‘I wish we knew more’ – As LDS leaders warn against praying to Heavenly Mother, questions persist

Asking for more information is “not a bad thing,” apostle Dale Renlund says, “...but reason cannot replace revelation.”

(Illustration by Christopher Cherrington | The Salt Lake Tribune)

All that members of The Church of Jesus Christ of Latter-day Saints need to know about Mother in Heaven, leaders say, is spelled out in the faith’s own essay about her.

“I wish we knew more and you may wish you knew more as well, but reason cannot replace revelation,” apostle Dale G. Renlund said in a recent video that is floating around on social media. “Wanting to know more, asking questions, is not a bad thing. But speculation can sometimes … divert us from what has been revealed.”

One thing is clear, the apostle said, Jesus instructed his disciples to pray to Heavenly Father alone so that is the pattern for all Christians, including Latter-day Saints.

In other words, no prayers should be addressed to Heavenly Mother.

It could be “wonderful to sit back and make up all kinds of comforting doctrines,” he said, “but latter-day prophets are constrained not to do that.”

Renlund’s words — and similar sentiments reportedly from several other apostles — have ricocheted around Mormonism’s social media universe, causing confusion and, in some cases, alarm.

The rumors included an edict to stop capitalizing “Heavenly Mother,” which seemed like, well, a demotion in her status (the term remains uppercase in the essay).

Church spokesperson Doug Andersen said Renlund’s statements do reflect the faith’s position but couldn’t confirm the other rumors.

As members prepare for the coming weekend’s General Conference, many worry that the message the apostles were sending was for women and men to stop talking about the divine feminine, to stop imagining her and to stop seeking her.

How the Heavenly Mother teaching began

(Rick Egan | The Salt Lake Tribune) "My Sisters Keeper," by Tshikamba, in the "Reflections on Mother in Heaven" exhibit, which showcased the work of female Latter-day Saint artists, at Anthony's Fine Art and Antiques, last fall.

Talk of a Mother God emerged in Mormonism’s 19th-century beginnings, when church founder Joseph Smith declared that God is a literal father of Jesus and all human spirits. It made sense to Smith and subsequent church leaders that Heavenly Father must have a wife.

“In the heavens are parents single? No, the thought makes reason stare! Truth is reason, truth eternal, tells me I’ve a mother there,” early Mormon women’s leader Eliza Snow penned in the poem “Invocation, or the Eternal Father and Mother,” which became the hymn “O My Father.”

Note the poem’s title, “Invocation,” which is another word for prayer.

In 2015, the church quoted Snow’s verse when it published a 623-word Gospel Topics’ essay, affirming Heavenly Mother’s existence as a “cherished and distinctive belief among Latter-day Saints.”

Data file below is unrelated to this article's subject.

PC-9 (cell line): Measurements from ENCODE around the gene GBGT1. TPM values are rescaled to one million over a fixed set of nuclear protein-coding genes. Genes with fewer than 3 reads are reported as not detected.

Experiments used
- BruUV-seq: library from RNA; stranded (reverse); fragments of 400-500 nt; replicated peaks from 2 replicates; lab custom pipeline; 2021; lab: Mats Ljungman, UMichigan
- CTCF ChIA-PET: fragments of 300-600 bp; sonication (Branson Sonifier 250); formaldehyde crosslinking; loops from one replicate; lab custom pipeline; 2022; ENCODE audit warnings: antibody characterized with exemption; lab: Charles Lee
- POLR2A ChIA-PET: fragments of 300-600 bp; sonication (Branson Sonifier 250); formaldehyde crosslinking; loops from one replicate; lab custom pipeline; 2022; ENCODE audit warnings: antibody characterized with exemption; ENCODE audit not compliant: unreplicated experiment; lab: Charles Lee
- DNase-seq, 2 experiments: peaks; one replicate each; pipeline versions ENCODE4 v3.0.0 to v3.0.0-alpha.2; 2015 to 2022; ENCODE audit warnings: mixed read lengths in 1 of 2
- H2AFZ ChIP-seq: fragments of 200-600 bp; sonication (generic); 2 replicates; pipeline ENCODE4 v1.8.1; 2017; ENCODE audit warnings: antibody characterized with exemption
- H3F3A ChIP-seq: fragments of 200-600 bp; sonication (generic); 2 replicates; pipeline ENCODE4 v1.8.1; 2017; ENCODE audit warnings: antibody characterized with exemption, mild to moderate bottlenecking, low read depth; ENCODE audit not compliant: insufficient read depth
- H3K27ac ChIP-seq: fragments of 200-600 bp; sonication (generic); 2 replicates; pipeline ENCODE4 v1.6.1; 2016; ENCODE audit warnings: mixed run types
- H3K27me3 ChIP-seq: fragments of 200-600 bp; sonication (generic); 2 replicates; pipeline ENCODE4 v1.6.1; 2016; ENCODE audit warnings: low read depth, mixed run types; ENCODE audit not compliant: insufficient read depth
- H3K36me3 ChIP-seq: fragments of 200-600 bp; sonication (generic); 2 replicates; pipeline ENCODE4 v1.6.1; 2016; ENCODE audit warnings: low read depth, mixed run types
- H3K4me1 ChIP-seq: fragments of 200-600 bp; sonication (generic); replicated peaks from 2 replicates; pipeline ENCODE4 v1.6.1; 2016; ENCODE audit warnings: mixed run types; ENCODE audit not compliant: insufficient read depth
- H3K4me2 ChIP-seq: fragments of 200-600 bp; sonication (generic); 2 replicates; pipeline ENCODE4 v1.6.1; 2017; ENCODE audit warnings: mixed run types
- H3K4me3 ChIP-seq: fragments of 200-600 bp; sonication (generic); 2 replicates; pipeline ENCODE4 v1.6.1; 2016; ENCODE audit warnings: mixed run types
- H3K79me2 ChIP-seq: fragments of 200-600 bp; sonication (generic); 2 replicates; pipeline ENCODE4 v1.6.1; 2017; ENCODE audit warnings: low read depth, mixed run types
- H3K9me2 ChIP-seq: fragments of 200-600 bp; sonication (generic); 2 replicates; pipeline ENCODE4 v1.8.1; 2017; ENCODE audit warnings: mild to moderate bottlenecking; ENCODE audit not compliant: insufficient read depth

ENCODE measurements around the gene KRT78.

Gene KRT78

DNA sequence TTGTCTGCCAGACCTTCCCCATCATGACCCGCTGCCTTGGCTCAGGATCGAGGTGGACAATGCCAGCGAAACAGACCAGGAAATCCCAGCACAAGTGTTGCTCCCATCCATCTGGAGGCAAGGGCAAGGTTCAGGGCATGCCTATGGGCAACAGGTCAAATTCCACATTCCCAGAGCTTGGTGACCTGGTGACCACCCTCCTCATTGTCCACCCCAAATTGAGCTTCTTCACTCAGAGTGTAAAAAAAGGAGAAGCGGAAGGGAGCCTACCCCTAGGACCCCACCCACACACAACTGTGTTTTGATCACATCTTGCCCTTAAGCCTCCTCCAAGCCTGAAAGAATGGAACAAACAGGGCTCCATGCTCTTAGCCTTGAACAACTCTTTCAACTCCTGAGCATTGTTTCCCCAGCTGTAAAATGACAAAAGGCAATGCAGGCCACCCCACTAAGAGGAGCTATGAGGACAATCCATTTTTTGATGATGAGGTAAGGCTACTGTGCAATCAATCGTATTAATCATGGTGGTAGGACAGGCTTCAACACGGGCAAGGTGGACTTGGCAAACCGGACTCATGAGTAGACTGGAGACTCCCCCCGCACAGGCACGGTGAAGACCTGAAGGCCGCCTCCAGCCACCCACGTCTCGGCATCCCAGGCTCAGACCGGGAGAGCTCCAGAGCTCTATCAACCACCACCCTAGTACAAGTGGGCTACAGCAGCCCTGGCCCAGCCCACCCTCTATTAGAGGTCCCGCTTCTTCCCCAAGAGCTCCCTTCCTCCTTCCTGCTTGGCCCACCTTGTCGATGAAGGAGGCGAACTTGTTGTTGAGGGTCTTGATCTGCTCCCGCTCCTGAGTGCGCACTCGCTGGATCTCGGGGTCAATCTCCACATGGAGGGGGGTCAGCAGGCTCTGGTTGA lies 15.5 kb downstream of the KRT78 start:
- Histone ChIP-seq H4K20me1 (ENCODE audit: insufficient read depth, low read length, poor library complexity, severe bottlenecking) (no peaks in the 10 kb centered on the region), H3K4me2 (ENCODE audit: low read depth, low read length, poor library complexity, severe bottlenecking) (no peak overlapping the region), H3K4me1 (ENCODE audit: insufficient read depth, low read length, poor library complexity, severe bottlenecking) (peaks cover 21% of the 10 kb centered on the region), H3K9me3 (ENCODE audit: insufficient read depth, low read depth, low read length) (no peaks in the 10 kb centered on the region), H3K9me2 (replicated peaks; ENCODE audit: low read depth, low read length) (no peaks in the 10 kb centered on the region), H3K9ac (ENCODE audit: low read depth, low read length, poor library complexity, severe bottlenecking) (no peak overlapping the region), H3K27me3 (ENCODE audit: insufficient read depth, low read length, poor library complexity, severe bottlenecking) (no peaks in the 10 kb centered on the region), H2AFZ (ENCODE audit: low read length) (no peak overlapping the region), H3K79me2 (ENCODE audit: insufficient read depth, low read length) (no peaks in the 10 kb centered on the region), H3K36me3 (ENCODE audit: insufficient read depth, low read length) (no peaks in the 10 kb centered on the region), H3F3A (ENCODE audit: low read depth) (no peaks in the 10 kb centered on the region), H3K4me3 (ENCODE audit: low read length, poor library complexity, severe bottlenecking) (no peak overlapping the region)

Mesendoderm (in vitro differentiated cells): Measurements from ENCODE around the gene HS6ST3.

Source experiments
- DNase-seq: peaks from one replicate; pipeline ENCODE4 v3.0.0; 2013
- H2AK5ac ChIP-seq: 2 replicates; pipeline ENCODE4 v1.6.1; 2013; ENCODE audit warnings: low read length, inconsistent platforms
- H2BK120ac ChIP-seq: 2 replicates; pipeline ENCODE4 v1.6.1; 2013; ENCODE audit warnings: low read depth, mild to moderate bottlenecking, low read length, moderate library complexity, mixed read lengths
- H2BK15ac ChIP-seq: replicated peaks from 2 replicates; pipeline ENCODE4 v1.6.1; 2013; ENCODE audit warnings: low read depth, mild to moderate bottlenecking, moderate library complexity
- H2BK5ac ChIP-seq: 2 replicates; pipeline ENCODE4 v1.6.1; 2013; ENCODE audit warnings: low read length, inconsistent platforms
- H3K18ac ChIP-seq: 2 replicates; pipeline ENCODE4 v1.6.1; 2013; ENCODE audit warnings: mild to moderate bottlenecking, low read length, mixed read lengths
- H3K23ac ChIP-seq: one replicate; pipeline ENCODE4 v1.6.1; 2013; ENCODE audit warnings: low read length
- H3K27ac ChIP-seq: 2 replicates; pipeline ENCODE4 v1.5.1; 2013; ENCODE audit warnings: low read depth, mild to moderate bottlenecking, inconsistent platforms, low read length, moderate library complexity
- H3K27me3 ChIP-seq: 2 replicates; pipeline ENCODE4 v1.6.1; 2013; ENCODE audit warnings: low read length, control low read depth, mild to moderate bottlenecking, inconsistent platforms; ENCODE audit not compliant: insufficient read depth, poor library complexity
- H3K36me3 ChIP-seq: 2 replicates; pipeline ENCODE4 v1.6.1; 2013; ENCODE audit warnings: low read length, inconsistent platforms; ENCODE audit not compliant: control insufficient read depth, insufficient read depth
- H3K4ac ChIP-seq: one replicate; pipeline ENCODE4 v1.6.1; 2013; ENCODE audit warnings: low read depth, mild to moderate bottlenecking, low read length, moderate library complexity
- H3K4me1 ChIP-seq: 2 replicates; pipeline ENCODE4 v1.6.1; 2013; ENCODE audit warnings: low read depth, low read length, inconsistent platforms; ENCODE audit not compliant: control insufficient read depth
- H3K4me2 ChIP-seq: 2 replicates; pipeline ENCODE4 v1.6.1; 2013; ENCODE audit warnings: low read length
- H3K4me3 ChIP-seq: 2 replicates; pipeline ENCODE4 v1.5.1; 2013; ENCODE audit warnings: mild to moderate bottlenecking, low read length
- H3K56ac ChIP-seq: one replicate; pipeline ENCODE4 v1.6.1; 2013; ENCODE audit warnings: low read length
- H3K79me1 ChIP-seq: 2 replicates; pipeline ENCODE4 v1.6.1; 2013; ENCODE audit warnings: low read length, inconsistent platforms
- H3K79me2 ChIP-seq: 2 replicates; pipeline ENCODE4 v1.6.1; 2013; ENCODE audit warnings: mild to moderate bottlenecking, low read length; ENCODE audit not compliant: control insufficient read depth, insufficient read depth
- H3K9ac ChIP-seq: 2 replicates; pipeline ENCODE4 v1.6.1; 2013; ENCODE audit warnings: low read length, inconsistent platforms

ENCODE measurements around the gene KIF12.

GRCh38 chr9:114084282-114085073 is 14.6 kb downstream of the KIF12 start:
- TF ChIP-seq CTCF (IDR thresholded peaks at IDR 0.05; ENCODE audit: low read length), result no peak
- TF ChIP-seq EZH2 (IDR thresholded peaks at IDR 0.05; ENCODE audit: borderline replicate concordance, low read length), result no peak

It is “rooted in scriptural and prophetic teachings about the nature of God, our relationship to deity, and the godly potential of men and women.”

Latter-day Saint prophets have taught that “heavenly parents work together for the salvation of the human family,” the essay says, while acknowledging not much is known about Mother God.

Four years later, the Young Women theme was updated to say, “I am a beloved daughter of heavenly parents, with a divine nature and eternal destiny.”

Amid the mystery, there has been an explosion of Latter-day Saint works about the divine feminine, celebrating her in poetry, song and art.

Some are not particularly bothered by the counsel to beware of speculation.

“Even if we focused only on what is taught in the Gospel Topics essay on Heavenly Mother, it would be revolutionary for girls and women,” says Bethany Brady Spalding, co-author of a “A Girl’s Guide to Heavenly Mother” and a “A Boy’s Guide to Heavenly Mother.”

After all, the document affirms that the church’s understanding of Heavenly Mother is rooted in scripture, Spalding says, that “she stands side by side with Heavenly Father; that she helped design the plan of salvation and works together with Heavenly Father for the salvation of the human family; that she is concerned about her children, can influence us, and is constantly trying to help us.”

Those are “big, beautiful, bold truths that can transform the way women see themselves now and in the eternities,” Spalding says. “If we continue to teach young women in lesson after lesson that earthly mothers are essential for their children’s spiritual well-being, then let’s use the essay to illuminate the truth that Heavenly Mother is essential for her children, too.”

McArthur Krishna, Spalding’s co-author, adds that Heavenly Mother matters to men, too.

“She is the Mother of their soul and Heavenly Parents make a ‘divine pattern,’” Krishna says. “If men — and all of us — are missing 50% of the pattern, we can’t build.”

How believers talk about God matters to all faiths, says Rachel Hunt Steenblik, who has published two books of poetry and helped research an academic paper on Heavenly Mother.

It matters “even more” for Latter-day Saint women and men, she says. “We are among the only ones who mean it more than metaphorically when we use gendered words for God — our family proclamation teaches that gender is an eternal characteristic, and we believe God has a body (albeit perfected).”

Joseph Smith declared that “if men do not understand the character of God, they do not understand themselves.” So if Latter-day Saint women “do not understand the character of God the Mother,” Steenblik wonders, “do they understand themselves? More significantly, if life eternal is to know the only true God, as John 17:3 states, is their salvation at stake? To me, it becomes a matter of identity and salvation.”